Saturday, October 10, 2015

Floor and More

Today had great weather for working on projects of all sorts.   As usual, I was working on the 36, so:

After a lot of sanding, it was time for more white primer.  Second coat on most the bulkhead, first on the middle ceiling.  Thanks to poor planning, I ran out of white paint, so some more progress was made on the #1 vestibule. 

 Then work turned to stripping the window shade tracks, over in the lean-to.  These generally have a lot of alligatoring, so they need individual attention.   Who doesn't?

And now for news from other Car Dept. projects:

Really looks nice, doesn't it?  These are the end platforms of the Baldy, CTA 4146, which got its Mastipave renewed just yesterday.  Also the bad areas near the center doors, which I couldn't get to.   The post-it notes say "KEEP OUT!"  because the cement isn't completely set up yet.  I have to admit this project is actually quite exciting.  This car could be put back into service soon, which would be a big milestone.  There are a few other "baldies" in existence, but none of them are anywhere near restorable condition.  (Yeah, I know, "experts say it could be restored", but....)

Tim is varnishing the floor of the 24.  And up on the roof, the poles are in place; the bases are not yet completely assembled.  Notice the guards to keep the pole from hitting the destination signs.  It's pretty complex.

 And Eric continues to make progress on the Cleveland PCC.  Here he is installing angles for the heater ducts.  The car is going to be almost entirely new parts, replaced piece by piece.

Well, as usual I'm missing a lot of things that were going on.  We could use one or more correspondents to cover all the various activities.  Or better yet, you could participate yourself!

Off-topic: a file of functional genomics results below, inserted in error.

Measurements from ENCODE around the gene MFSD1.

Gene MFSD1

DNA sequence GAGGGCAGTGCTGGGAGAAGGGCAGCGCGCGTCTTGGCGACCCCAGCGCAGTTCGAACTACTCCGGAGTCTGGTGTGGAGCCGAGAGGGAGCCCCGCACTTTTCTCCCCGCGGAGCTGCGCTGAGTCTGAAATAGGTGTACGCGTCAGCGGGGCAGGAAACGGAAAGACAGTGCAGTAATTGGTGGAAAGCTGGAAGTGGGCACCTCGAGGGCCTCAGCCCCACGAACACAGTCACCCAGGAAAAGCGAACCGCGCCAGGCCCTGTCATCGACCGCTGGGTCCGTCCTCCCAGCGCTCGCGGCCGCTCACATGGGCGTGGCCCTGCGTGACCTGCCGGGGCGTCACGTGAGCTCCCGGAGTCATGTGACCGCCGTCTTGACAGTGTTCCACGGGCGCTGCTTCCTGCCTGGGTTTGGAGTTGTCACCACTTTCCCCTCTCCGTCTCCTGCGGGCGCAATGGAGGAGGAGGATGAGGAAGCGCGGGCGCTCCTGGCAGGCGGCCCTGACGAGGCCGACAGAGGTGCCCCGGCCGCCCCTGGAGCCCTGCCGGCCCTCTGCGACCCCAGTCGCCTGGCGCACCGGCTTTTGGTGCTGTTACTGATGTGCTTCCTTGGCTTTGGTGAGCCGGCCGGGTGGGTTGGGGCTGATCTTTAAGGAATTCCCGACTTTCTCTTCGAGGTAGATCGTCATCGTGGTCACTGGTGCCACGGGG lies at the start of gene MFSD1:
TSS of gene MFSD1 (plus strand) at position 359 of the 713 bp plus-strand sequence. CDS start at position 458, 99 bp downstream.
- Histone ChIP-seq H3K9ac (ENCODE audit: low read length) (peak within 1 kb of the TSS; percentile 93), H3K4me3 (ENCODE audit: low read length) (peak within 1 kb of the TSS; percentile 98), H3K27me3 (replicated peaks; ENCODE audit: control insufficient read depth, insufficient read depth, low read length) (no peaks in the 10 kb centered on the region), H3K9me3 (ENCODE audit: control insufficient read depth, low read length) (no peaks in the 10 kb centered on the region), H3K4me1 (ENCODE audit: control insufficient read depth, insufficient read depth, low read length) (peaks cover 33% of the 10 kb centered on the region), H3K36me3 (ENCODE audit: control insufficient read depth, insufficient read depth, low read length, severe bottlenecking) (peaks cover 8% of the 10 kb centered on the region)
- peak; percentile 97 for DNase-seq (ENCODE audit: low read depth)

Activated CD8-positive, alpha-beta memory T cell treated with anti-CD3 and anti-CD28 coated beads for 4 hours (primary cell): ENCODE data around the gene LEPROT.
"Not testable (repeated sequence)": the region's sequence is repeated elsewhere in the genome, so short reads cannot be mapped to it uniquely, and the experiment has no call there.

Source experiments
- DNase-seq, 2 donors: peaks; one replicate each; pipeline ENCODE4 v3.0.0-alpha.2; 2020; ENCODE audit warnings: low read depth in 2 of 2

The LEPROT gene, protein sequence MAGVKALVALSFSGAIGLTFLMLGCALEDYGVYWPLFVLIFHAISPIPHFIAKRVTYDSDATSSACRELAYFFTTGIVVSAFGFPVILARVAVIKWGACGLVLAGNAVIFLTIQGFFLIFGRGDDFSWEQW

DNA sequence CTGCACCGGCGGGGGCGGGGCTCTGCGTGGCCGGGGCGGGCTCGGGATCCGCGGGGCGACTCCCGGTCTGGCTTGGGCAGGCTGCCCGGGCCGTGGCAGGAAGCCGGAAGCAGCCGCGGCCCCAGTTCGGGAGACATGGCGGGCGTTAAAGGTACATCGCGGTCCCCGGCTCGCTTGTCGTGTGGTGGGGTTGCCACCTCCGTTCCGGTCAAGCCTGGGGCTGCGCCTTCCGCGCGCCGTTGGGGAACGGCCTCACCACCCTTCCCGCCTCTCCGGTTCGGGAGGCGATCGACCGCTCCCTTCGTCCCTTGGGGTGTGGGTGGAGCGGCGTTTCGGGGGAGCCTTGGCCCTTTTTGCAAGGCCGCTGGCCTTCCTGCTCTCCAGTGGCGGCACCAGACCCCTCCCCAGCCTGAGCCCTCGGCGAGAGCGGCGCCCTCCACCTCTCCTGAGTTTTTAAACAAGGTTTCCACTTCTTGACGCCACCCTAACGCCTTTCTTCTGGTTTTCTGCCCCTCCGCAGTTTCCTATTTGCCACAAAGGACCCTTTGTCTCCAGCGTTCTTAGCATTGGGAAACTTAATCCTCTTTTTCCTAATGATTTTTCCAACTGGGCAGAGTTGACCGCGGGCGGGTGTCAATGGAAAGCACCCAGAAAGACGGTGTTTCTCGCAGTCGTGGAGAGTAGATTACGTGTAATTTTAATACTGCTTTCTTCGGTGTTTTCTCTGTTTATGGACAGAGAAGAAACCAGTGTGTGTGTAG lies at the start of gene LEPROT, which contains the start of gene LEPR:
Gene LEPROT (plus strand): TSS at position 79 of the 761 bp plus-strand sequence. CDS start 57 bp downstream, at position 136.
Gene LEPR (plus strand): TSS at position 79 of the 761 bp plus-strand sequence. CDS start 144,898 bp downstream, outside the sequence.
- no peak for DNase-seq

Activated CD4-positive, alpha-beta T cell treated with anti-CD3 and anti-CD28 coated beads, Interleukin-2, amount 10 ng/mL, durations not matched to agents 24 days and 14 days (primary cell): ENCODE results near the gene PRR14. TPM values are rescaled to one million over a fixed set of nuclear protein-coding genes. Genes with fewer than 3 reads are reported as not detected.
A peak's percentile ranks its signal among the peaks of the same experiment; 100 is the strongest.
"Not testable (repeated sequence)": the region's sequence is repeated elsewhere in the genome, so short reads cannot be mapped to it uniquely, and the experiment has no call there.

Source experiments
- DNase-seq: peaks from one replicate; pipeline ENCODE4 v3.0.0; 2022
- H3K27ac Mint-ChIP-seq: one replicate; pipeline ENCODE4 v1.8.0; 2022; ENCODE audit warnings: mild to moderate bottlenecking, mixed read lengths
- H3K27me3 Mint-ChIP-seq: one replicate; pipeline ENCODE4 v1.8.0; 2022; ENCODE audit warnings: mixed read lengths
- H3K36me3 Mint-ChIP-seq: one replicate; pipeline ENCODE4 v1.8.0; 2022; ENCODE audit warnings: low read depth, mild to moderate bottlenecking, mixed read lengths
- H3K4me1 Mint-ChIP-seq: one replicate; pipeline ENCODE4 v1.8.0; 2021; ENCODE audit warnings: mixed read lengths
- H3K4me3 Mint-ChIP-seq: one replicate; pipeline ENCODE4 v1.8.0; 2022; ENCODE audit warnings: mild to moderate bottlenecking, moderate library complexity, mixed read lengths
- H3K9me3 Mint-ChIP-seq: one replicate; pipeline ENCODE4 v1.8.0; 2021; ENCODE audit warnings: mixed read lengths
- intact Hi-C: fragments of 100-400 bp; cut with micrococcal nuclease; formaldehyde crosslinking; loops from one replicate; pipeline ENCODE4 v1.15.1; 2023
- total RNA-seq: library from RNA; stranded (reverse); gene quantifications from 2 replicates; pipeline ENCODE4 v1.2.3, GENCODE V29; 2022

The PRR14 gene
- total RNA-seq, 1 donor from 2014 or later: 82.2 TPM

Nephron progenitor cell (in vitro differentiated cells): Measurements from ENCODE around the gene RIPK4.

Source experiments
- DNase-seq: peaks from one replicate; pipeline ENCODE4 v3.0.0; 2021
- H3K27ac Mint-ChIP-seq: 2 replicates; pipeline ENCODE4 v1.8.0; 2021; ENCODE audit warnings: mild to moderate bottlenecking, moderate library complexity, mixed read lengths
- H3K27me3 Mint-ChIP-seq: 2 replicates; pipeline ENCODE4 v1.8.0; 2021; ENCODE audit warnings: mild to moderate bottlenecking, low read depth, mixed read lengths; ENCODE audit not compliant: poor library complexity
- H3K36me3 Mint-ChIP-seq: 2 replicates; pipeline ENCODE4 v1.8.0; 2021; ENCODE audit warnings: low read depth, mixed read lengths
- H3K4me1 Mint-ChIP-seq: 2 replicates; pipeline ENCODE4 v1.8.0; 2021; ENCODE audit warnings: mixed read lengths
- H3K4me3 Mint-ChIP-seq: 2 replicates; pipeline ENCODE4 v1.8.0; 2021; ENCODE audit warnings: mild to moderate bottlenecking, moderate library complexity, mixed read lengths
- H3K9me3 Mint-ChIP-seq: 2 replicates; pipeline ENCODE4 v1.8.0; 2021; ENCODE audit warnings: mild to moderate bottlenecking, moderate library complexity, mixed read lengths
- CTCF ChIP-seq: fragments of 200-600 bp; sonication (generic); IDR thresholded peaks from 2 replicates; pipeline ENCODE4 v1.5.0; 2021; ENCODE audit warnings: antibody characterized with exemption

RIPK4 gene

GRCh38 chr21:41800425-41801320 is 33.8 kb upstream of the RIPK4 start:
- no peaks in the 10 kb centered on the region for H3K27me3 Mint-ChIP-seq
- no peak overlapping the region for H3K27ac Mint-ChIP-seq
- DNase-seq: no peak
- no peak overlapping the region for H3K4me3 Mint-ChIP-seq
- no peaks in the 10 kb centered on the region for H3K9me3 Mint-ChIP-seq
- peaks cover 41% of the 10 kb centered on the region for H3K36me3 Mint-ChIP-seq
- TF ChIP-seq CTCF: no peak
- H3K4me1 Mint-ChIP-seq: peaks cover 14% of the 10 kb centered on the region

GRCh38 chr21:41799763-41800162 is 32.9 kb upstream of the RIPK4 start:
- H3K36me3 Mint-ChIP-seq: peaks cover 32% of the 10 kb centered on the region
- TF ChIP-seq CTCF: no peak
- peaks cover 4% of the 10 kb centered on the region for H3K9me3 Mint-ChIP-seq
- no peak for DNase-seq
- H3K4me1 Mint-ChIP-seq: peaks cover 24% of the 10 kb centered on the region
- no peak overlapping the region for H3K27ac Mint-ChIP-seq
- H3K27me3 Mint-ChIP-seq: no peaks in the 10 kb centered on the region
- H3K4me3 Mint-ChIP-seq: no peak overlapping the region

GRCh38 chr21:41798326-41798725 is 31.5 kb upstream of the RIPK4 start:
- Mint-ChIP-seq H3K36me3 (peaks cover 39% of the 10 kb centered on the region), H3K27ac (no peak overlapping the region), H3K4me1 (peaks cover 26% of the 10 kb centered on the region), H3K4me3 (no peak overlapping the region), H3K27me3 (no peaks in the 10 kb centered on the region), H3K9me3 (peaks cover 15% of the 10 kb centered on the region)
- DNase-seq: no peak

Chris said...

Maybe some day one of the other Baldies will get a all new piece by piece restoration like the Cleveland PCC.

Anonymous said...

Correct me if I'm wrong but I think the only groups operating 4000 cars is IRM and East Troy. I don't think there is any real interest elsewhere. Over time the cars will simply disappear. Sadly this is also the case with at least three (or more) North Shore cars. As far as a baldy goes IRM has and for the foreseeable future will have the only one.

Randy Stahl

Randall Hicks said...

Randy: There's also FRTM, but that is basically correct. When the 4000's were being withdrawn from the CTA back in the seventies, there was a lot of interest in them elsewhere, and it seemed that a large number of them were acquired by several museums: IMOTAC, ORM, and several on the East Coast. But over time the interest seems to have disappeared, as you say. I think I can guarantee that won't happen here.

Anonymous said...

Okay, I'll bite... what's a "baldy"?
Mike G.

Randall Hicks said...

The first order of steel cars built for Chicago Rapid Transit in 1915 were designed for operation in a subway (that didn't get built for another thirty years or so) and had sheet metal roofs. These roofs did not have poles mounted on them, or much of anything else such as ventilators, and the cars were therefore known as "baldies". The later cars in the 4000 series had the more usual wood and canvas roofs, with trolley poles, and these are the type that were preserved in large numbers. In a museum setting, a baldy could only be operated trained with one or more plushies.